The current govern­ment in Bangkok, headed by Gen­eral Prayut Chan-o-cha, took charge specif­i­cally so that top mil­i­tary and palace fig­ures could con­trol the king­dom in the sen­si­tive hours, days, weeks and months af­ter Bhu­mi­bol’s pass­ing. Un­der these con­di­tions it is clear to an­a­lysts, both within Thai­land and in­ter­na­tion­ally, just how lit­tle Bhu­mi­bol’s reign con­trib­uted to demo­cratic con­sol­i­da­tion.

De­spite these trou­bled times, King Bhu­mi­bol’s record of vir­tu­ous good works, com­bined with the for­mi­da­ble royal pub­lic­ity ma­chine, means that he is still held in great re­gard by a large pro­por­tion of the Thai pop­u­la­tion. His im­age hangs in houses through­out the king­dom – from elab­o­rate man­sions in Bangkok to bam­boo huts in the far-flung hills of Thai­land’s north. His death will gen­er­ate deep sad­ness and a long pe­riod of mourn­ing.

Those who pub­li­cally de­part from the ac­cept­able script of royal virtue risk be­ing charged un­der Thai­land’s puni­tive criminal code. There is a real fear in Thai­land about dis­cussing royal mat­ters. In his later years, Bhu­mi­bol ex­pressed dis­com­fort about the abuse of laws that pro­tected him, but he never openly called for their re­form or re­peal.

The rev­er­ence for the late king is very real. But the ac­tive re­pres­sion of free speech means that there is no room in Thai pub­lic life for any other sen­ti­ment.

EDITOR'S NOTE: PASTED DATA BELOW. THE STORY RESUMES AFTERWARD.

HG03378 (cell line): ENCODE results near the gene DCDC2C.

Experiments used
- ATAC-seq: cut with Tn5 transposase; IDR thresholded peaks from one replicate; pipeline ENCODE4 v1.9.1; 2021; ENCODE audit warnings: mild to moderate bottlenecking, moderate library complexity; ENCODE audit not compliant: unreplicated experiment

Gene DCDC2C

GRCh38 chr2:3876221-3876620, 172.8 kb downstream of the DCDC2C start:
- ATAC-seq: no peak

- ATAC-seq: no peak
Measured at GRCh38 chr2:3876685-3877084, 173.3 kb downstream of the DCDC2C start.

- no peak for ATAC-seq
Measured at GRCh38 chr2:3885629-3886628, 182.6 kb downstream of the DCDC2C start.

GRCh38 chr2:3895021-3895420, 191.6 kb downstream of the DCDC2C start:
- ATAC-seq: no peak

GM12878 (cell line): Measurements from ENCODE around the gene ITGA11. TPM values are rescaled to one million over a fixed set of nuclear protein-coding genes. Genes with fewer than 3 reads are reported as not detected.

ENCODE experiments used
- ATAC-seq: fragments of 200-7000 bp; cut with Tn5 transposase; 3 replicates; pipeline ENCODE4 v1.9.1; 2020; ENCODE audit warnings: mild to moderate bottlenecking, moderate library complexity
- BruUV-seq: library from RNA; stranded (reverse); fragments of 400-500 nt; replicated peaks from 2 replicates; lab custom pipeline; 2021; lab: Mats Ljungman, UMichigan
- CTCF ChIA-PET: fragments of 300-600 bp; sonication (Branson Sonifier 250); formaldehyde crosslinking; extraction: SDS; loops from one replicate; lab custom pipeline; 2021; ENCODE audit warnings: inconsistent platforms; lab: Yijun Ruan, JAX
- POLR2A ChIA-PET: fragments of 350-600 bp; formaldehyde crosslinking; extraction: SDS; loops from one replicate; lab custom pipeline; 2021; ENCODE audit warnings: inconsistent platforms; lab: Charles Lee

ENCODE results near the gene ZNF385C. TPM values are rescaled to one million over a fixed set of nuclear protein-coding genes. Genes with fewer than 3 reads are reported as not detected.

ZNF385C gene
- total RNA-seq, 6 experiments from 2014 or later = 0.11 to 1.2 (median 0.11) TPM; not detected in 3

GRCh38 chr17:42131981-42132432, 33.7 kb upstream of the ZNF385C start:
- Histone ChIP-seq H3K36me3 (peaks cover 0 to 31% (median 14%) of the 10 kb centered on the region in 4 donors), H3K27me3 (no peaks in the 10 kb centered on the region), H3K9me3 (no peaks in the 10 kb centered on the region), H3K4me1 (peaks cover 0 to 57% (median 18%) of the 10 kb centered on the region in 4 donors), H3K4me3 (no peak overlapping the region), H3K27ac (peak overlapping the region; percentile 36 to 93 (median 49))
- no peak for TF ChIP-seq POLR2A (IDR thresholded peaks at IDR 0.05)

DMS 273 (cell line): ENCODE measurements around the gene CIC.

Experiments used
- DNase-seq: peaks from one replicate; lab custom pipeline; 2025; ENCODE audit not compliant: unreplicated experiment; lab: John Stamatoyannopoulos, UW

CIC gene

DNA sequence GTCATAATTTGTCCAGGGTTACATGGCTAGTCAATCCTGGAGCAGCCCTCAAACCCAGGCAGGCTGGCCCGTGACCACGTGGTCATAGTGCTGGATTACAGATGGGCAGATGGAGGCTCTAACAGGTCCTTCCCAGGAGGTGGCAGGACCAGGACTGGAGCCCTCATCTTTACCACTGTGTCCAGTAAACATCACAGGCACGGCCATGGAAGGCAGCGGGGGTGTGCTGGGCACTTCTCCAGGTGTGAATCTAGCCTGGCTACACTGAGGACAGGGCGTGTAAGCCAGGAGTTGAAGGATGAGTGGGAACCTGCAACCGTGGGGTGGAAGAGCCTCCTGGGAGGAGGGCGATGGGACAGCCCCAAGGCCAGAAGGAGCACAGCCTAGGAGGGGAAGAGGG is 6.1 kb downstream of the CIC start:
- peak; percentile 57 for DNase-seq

Per­haps there may be stir­rings of new sen­ti­ments when the new king takes the throne. Bhu­mi­bol’s son, Crown Prince Va­ji­ra­longkorn, is ex­pected to be the new king, al­though his el­e­va­tion is a del­i­cate and con­tentious matter. Va­ji­ra­longkorn has a che­quered pri­vate life and a rep­u­ta­tion for hot-head­ed­ness. He is a mag­net for sala­cious ru­mour and colour­ful in­ter­net im­agery. He is much less pop­u­lar than his younger sis­ter, the un­mar­ried Princess Sirind­horn, who is pop­u­larly re­ferred to as Princess An­gel.

Much plan­ning has gone into what hap­pens next, but Bhu­mi­bol’s death may still loose forces that will en­er­gise a new round of po­lit­i­cal turmoil. No won­der the Thai stock mar­ket is jit­tery and in­vestors are call­ing in their risk asses­sors.

King Bhu­mi­bol was the dom­i­nant po­lit­i­cal and cul­tural fig­ure in Thai­land for as long as most peo­ple can re­mem­ber. He reigned over a newly pros­per­ous and in­ter­na­tion­ally re­spected king­dom, and found a place in the hearts and minds of his sub­jects. But in late mo­ments of re­flec­tion he may have regretted that his coun­try be­came so ill pre­pared for ma­ture lead­er­ship tran­si­tions and that his own charisma had been so reg­u­larly mo­bilised against the po­lit­i­cal wishes of the Thai peo­ple.

Photo: EPA

Thai Arts stu­dents paint a por­trait of late Thai King Bhu­mi­bol Adulyadej as part of the coun­try’s mourn­ing. King Bhu­mi­bol died at age 88 on Oc­to­ber 13.